Thursday, January 31, 2013

Repeating My Sandy Hook Promise . . .

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. . . to have conversations on all of the issues . . .

Who would have thought Stephen King, master of contemporary American horror and, some would say, gore, would so deliberately enter the American debate on gun control?

 Not only does his creatively sinister mind wage in on the issue that has been pushed to its tipping point by the Sandy Hook tragedy last month; he does so with precise measures of common sense and just a touch of the macabre. It’s as if this writer of extreme fiction took the Sandy Hook Promise with one hand placed over his heart and the other atop a copy of Carrie.

The acclaimed author of real and psychological horror does not suggest repealing the Second Amendment’s Right to Bear Arms. King's Kindle single Guns, published this month, offers a concise rationale that  boils down the issue of gun violence and control to three “reasonable measures” that would curb gun violence 

  • ·         Comprehensive and universal background checks
  • ·         Ban the sale of clips and magazines containing more than ten rounds
  • ·         Ban the sale of assault weapons such as the Bushmaster and the AR-15

As a longtime teacher of the argumentative essay, I’d give King an A+ on his essay (an accolade he can add to his National Book Award in 2003), not just  because I agree with him, but because he presents his case so well. It’s worth $.99 just to see how carefully he did his homework (research) and structured his argument.*

Yet, it is not King’s rhetoric I am most impressed with. It is the personal narrative that opens the piece about steps he took in the late 1990s, almost fifteen years before Sandy Hook. That was when he pulled Rage, a novel he  wrote in 1977 (under the pseudonym of Richard Bachman), out of print because it had come to be loosely connected to four different teenagers who committed school shootings.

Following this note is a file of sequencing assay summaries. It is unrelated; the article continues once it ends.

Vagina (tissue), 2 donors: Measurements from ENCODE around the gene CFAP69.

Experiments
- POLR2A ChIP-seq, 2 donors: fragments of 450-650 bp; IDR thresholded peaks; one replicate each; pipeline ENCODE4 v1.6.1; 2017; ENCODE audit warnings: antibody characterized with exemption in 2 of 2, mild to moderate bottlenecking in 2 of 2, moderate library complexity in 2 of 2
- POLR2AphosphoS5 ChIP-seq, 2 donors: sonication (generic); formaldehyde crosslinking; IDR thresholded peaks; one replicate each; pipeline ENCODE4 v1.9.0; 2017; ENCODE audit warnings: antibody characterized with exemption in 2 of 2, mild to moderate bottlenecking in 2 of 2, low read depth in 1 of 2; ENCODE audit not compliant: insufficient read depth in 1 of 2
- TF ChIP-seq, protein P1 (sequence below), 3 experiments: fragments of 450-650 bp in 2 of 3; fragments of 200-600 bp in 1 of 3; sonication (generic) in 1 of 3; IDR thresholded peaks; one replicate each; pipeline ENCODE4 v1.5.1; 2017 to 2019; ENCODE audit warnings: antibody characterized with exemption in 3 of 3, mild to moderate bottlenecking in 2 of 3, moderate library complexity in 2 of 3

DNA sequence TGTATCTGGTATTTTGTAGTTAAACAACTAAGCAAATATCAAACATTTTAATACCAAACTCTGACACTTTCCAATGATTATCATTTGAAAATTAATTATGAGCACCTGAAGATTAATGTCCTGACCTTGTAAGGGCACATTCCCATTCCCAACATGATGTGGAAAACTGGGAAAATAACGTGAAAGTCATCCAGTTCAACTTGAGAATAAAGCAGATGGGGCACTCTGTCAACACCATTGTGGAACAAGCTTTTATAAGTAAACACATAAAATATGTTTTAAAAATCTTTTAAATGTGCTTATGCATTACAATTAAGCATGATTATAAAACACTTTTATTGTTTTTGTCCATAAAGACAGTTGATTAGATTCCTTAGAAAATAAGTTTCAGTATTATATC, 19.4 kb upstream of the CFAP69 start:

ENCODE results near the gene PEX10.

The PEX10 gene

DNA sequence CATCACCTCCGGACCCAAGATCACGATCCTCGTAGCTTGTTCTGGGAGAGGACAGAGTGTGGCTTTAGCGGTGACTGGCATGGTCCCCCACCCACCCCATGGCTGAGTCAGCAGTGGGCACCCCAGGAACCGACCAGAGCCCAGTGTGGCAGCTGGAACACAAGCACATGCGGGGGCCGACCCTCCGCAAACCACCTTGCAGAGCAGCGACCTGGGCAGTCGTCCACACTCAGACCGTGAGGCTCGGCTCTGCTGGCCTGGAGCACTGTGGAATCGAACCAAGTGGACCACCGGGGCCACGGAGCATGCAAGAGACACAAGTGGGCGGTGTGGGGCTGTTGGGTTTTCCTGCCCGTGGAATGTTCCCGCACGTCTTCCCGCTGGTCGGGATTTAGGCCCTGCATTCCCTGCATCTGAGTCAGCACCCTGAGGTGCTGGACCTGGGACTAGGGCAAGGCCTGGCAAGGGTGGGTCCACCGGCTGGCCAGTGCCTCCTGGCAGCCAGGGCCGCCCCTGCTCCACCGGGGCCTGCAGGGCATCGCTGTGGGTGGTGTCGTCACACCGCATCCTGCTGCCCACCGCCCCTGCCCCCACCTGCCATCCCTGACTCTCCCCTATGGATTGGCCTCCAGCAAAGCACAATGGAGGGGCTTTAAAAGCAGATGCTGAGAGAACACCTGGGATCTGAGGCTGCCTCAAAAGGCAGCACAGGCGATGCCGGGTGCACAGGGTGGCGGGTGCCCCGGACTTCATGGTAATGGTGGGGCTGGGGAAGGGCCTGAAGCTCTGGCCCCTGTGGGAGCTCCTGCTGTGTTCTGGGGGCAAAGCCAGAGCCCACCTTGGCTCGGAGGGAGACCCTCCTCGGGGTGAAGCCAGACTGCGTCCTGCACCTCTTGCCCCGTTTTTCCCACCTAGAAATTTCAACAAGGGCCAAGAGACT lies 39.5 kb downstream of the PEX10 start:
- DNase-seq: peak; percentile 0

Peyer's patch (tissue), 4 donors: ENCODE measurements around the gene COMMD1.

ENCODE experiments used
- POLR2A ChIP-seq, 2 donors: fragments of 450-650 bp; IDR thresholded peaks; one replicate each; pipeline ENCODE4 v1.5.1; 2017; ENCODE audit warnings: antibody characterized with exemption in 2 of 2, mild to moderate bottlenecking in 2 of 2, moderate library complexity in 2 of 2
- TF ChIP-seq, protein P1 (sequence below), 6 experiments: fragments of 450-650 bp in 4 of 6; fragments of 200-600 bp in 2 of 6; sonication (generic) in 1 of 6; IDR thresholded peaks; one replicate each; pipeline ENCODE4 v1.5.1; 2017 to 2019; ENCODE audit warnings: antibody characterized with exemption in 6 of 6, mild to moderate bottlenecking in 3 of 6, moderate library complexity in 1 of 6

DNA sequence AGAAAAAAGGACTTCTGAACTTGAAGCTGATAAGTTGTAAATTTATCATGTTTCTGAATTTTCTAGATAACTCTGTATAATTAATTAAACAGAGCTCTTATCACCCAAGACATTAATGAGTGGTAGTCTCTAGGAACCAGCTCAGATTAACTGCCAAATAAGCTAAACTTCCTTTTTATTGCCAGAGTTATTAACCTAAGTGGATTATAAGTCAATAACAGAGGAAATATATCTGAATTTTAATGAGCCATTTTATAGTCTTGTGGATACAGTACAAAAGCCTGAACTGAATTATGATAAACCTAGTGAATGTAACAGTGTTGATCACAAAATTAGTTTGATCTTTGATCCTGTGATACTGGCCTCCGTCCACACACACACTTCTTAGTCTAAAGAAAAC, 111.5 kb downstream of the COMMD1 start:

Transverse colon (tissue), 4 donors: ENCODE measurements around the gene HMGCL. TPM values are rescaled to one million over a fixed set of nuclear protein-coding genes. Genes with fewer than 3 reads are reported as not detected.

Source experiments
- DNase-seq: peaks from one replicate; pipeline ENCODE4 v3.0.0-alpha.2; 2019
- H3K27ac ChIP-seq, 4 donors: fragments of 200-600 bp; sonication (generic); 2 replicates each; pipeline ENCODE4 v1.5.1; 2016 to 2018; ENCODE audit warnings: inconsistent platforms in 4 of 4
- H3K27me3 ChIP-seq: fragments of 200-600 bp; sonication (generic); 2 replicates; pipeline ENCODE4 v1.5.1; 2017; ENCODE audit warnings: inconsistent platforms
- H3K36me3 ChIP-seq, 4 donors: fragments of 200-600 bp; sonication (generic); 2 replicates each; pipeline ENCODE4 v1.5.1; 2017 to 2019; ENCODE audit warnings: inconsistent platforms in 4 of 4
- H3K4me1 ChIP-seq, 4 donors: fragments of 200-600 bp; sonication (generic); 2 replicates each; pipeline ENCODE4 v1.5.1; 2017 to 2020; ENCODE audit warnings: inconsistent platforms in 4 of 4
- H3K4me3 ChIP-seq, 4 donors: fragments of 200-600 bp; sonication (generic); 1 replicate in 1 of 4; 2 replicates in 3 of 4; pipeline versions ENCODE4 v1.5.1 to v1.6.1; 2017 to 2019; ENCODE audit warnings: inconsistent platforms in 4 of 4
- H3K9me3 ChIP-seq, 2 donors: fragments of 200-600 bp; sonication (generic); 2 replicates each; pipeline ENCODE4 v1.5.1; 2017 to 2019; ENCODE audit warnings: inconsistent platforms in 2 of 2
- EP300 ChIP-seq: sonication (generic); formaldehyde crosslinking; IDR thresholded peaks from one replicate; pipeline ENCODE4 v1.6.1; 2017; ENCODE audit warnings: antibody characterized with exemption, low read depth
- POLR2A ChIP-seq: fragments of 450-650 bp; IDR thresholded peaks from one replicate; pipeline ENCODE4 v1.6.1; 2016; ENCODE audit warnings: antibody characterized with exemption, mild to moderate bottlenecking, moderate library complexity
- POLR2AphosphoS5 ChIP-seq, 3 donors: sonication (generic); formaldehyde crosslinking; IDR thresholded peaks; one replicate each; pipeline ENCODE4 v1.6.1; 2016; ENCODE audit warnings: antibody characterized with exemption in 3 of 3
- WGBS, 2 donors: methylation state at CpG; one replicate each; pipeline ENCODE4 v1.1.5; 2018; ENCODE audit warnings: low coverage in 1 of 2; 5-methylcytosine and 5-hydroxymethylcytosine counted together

King addressed the difficulty he had making this choice in a keynote address  to the Vermont Library Conference in 1999, clarifying he did not feel that, just because these troubled teenagers had copies of Rage, they committed the shootings. “My book did not break them or turn them into killers; they found something in my book that spoke to them because they were already broken,” King said.

King’s statement reveals what rational Americans know: there is no simple cause and effect to maniacal acts of violence, acts that take a greater toll when guns are accessible. Yet, even though King believes in the First Amendment's Freedom of Speech as well as the Second Amendment, he agreed to surrender a portion of his right to free speech, because, as he states in Guns, “I did see Rage as a possible accelerant, which is why I pulled it from sale. You don’t leave a can of gasoline where a boy with firebug tendencies can lay hands on it.”

King admits regretting having to remove the book from, essentially, the reach of deranged teens, but he goes on to say he did it because it was the right thing to do.

Let’s look at this: In King’s case, the morally right thing for him to do was to voluntarily give up a bit of his First Amendment Right – Freedom of Speech – even as  essential as that right is to a writer.

With King as a model of reasonable concession, it should not be too much to ask an adherent of the Second Amendment, the Right to Bear Arms, to voluntarily give up the bit of the arsenal that has repeatedly become the mass destroyers of innocent lives. Innocent lives like the 20 first-grade children and six adults of Sandy Hook Elementary School who were gunned down because of a lethal mix of mental illness, accessible weapons, a culture’s penchant for violent entertainment, etc., all of which King addresses in Guns  -  just as he is compelled to address  the most real horror he has ever put to mind: the “gore-splattered rooms and hallways (of Sandy Hook Elementary School) when the first responders entered them."